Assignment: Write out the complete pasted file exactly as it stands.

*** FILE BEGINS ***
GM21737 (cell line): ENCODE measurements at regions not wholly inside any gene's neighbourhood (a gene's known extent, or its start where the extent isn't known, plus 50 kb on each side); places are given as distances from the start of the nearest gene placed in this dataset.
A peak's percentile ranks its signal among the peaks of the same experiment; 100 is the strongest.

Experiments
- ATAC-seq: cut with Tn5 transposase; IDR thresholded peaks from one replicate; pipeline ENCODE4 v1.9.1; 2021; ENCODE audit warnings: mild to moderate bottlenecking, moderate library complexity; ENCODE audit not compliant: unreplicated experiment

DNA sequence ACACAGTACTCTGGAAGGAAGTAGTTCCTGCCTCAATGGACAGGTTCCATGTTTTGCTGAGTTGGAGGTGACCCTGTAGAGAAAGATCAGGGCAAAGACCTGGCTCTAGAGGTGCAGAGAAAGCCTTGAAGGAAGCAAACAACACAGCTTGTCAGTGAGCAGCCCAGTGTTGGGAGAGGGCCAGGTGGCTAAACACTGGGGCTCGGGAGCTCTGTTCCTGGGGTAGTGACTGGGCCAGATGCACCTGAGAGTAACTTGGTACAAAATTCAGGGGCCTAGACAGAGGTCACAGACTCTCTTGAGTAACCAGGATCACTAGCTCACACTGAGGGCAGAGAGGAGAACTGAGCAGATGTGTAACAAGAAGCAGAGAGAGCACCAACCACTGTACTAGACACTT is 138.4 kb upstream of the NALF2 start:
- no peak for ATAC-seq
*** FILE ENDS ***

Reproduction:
GM21737 (cell line): ENCODE measurements at regions not wholly inside any gene's neighbourhood (a gene's known extent, or its start where the extent isn't known, plus 50 kb on each side); places are given as distances from the start of the nearest gene placed in this dataset.
A peak's percentile ranks its signal among the peaks of the same experiment; 100 is the strongest.

Experiments
- ATAC-seq: cut with Tn5 transposase; IDR thresholded peaks from one replicate; pipeline ENCODE4 v1.9.1; 2021; ENCODE audit warnings: mild to moderate bottlenecking, moderate library complexity; ENCODE audit not compliant: unreplicated experiment

DNA sequence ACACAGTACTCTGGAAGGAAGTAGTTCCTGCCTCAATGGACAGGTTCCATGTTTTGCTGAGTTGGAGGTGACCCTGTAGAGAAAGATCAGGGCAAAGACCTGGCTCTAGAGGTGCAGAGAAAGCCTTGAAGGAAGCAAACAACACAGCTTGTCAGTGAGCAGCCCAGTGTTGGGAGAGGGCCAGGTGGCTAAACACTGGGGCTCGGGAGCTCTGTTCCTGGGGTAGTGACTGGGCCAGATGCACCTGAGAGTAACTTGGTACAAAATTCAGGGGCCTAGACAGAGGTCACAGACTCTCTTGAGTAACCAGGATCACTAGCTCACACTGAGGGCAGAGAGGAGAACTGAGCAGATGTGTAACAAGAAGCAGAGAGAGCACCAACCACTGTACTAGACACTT is 138.4 kb upstream of the NALF2 start:
- no peak for ATAC-seq